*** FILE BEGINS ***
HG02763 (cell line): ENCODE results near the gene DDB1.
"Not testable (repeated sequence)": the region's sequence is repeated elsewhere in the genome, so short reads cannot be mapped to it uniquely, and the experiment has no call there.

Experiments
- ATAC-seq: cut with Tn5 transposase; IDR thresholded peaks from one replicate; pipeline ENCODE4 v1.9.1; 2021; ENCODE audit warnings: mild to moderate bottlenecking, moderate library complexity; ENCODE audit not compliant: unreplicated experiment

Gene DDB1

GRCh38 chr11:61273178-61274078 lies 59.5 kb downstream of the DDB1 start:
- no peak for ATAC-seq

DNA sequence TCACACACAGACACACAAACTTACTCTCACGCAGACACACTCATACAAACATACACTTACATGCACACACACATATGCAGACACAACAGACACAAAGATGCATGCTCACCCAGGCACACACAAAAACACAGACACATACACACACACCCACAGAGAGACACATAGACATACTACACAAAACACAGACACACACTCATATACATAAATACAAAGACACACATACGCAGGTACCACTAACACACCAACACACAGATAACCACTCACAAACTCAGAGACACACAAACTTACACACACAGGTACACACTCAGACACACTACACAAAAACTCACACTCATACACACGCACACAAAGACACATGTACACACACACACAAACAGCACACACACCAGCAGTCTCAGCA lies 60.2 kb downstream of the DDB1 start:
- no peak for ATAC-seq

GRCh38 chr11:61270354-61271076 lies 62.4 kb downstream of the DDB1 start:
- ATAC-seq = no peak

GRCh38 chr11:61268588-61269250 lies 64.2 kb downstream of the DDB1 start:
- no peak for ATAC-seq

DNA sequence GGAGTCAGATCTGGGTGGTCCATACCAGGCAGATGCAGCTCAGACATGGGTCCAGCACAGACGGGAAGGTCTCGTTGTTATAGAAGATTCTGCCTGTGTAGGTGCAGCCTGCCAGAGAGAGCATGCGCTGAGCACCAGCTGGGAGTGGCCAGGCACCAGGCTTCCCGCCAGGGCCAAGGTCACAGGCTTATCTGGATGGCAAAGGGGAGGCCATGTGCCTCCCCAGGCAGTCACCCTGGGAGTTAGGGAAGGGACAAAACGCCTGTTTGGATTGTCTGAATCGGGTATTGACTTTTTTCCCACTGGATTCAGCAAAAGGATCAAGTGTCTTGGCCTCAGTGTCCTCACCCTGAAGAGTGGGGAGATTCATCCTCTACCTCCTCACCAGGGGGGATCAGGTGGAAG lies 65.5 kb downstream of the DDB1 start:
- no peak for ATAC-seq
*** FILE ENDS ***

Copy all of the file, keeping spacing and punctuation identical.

HG02763 (cell line): ENCODE results near the gene DDB1.
"Not testable (repeated sequence)": the region's sequence is repeated elsewhere in the genome, so short reads cannot be mapped to it uniquely, and the experiment has no call there.

Experiments
- ATAC-seq: cut with Tn5 transposase; IDR thresholded peaks from one replicate; pipeline ENCODE4 v1.9.1; 2021; ENCODE audit warnings: mild to moderate bottlenecking, moderate library complexity; ENCODE audit not compliant: unreplicated experiment

Gene DDB1

GRCh38 chr11:61273178-61274078 lies 59.5 kb downstream of the DDB1 start:
- no peak for ATAC-seq

DNA sequence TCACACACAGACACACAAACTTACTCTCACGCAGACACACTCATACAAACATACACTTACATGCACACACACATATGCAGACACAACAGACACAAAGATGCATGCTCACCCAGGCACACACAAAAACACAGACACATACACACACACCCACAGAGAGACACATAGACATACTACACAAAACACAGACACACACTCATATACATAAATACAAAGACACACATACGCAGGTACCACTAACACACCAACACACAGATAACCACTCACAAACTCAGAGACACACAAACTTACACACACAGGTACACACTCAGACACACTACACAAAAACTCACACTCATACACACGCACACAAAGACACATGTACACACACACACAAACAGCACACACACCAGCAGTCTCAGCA lies 60.2 kb downstream of the DDB1 start:
- no peak for ATAC-seq

GRCh38 chr11:61270354-61271076 lies 62.4 kb downstream of the DDB1 start:
- ATAC-seq = no peak

GRCh38 chr11:61268588-61269250 lies 64.2 kb downstream of the DDB1 start:
- no peak for ATAC-seq

DNA sequence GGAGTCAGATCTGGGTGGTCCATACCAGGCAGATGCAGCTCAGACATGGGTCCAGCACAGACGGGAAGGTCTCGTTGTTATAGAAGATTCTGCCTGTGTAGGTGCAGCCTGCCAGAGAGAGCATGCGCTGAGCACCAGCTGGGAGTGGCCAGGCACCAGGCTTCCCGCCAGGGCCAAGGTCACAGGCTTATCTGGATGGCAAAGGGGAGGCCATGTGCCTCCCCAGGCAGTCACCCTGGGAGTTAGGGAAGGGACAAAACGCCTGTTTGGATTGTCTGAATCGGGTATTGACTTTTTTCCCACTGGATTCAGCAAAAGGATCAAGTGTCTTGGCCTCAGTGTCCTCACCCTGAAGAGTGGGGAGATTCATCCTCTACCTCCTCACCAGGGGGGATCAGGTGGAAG lies 65.5 kb downstream of the DDB1 start:
- no peak for ATAC-seq